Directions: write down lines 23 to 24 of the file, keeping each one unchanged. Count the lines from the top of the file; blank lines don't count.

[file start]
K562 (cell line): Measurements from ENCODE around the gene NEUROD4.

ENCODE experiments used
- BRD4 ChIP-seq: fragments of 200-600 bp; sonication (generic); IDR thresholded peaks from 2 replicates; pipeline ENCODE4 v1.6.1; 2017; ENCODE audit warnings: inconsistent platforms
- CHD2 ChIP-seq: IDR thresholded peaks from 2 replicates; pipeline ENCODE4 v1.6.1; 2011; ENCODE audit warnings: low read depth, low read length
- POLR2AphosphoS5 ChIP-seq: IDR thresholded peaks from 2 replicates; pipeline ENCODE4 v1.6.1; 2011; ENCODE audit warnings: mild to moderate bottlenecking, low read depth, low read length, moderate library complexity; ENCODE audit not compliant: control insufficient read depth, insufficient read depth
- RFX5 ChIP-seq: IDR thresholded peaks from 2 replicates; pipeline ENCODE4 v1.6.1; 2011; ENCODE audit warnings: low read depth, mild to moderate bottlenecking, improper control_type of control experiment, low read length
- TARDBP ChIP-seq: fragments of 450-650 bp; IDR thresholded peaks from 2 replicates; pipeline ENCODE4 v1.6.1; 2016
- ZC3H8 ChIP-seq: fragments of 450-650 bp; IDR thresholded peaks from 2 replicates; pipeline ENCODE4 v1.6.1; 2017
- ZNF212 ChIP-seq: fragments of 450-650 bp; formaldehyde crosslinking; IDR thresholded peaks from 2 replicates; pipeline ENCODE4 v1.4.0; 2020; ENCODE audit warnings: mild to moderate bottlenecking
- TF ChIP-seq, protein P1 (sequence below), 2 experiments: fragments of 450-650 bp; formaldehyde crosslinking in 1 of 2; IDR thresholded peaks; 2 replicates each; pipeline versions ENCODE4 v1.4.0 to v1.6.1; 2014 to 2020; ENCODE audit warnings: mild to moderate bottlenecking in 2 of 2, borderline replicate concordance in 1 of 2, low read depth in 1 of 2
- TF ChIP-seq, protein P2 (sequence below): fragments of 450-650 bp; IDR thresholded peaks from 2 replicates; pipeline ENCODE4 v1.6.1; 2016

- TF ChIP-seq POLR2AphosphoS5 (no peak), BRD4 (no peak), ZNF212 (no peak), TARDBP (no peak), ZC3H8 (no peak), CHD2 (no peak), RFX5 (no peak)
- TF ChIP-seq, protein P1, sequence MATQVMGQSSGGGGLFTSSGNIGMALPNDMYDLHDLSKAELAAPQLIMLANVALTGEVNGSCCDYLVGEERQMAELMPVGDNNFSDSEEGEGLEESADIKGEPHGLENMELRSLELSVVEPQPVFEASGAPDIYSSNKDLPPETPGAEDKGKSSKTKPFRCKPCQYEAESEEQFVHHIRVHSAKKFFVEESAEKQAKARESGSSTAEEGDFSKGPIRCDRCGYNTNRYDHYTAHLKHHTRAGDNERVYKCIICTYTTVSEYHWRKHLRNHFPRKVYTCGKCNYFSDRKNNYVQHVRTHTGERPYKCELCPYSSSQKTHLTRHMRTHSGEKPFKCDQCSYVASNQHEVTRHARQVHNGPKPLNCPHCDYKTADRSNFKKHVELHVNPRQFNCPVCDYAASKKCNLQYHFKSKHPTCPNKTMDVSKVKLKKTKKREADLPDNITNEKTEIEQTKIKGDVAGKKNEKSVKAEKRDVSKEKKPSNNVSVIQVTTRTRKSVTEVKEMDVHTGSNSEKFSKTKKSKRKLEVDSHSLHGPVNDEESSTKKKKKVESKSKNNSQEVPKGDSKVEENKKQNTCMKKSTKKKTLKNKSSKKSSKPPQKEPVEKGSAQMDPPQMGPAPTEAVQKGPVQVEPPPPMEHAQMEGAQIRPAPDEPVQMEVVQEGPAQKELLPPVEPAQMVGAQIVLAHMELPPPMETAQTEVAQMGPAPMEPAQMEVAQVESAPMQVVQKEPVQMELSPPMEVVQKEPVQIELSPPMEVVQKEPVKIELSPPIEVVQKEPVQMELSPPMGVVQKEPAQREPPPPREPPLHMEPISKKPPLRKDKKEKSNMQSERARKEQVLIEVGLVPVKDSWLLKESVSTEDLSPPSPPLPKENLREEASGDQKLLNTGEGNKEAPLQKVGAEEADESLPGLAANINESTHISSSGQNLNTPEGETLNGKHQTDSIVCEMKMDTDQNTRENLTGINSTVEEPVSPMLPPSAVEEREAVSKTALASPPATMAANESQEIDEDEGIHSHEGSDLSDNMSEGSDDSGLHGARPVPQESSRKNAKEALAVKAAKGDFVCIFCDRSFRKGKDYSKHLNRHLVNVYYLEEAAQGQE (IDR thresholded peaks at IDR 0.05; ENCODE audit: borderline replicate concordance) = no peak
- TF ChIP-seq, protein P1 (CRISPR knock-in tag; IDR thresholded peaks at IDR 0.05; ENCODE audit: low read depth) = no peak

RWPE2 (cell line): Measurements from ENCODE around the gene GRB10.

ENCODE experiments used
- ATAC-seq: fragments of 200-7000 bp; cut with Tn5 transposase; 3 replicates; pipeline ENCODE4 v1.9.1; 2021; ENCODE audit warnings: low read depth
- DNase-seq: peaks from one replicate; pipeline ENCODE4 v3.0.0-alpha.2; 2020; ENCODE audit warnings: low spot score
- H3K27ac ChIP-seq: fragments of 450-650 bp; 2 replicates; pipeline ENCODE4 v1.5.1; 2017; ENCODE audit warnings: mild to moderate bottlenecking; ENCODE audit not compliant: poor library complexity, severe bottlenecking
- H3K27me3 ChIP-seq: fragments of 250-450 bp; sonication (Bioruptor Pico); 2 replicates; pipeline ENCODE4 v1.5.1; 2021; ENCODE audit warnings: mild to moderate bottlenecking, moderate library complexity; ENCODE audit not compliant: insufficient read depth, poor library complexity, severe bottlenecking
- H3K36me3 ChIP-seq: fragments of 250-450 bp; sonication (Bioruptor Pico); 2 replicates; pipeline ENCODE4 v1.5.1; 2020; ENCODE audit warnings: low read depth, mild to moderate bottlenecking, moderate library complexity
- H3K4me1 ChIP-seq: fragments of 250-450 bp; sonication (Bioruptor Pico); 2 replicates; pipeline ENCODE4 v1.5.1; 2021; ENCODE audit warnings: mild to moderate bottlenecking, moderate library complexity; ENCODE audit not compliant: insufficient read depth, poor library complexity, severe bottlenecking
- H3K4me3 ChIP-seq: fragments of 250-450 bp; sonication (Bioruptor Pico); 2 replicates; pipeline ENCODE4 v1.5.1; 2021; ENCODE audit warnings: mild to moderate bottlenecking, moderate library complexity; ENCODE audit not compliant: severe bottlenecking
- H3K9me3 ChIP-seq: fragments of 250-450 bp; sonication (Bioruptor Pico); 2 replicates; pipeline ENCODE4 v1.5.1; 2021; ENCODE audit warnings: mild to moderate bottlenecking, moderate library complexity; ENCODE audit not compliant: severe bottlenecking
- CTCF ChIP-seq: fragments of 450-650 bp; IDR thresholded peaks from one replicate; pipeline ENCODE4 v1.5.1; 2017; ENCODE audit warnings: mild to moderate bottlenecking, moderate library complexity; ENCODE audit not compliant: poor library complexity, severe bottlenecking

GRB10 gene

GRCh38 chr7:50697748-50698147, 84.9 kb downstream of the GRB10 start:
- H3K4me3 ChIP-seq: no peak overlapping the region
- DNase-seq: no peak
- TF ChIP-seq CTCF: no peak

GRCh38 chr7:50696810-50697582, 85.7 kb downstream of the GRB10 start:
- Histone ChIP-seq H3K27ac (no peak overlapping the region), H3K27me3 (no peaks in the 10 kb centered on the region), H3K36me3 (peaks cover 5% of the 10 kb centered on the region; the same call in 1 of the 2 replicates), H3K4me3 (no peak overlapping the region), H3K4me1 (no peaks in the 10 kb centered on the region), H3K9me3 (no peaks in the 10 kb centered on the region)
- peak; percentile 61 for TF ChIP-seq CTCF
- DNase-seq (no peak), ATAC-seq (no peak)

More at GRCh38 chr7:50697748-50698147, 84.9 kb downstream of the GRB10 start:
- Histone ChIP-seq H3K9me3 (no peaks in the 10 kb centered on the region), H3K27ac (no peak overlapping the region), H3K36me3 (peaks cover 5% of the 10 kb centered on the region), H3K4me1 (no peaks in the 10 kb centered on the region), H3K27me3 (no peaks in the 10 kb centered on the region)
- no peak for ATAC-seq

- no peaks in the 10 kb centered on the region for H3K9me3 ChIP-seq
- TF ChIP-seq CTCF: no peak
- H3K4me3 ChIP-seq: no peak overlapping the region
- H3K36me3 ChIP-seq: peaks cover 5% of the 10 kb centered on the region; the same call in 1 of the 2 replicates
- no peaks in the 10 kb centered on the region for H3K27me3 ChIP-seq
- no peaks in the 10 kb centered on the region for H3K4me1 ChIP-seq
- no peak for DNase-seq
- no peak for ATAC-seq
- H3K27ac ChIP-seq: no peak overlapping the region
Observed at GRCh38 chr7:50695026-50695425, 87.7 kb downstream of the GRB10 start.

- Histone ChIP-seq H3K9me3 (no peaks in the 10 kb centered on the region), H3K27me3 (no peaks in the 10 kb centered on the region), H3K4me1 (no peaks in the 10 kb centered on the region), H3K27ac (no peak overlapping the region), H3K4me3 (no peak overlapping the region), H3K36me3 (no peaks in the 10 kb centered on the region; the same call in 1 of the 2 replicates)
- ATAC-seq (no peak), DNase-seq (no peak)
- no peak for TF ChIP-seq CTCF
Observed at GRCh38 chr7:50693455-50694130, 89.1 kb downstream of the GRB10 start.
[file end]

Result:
- H3K4me3 ChIP-seq: fragments of 250-450 bp; sonication (Bioruptor Pico); 2 replicates; pipeline ENCODE4 v1.5.1; 2021; ENCODE audit warnings: mild to moderate bottlenecking, moderate library complexity; ENCODE audit not compliant: severe bottlenecking
- H3K9me3 ChIP-seq: fragments of 250-450 bp; sonication (Bioruptor Pico); 2 replicates; pipeline ENCODE4 v1.5.1; 2021; ENCODE audit warnings: mild to moderate bottlenecking, moderate library complexity; ENCODE audit not compliant: severe bottlenecking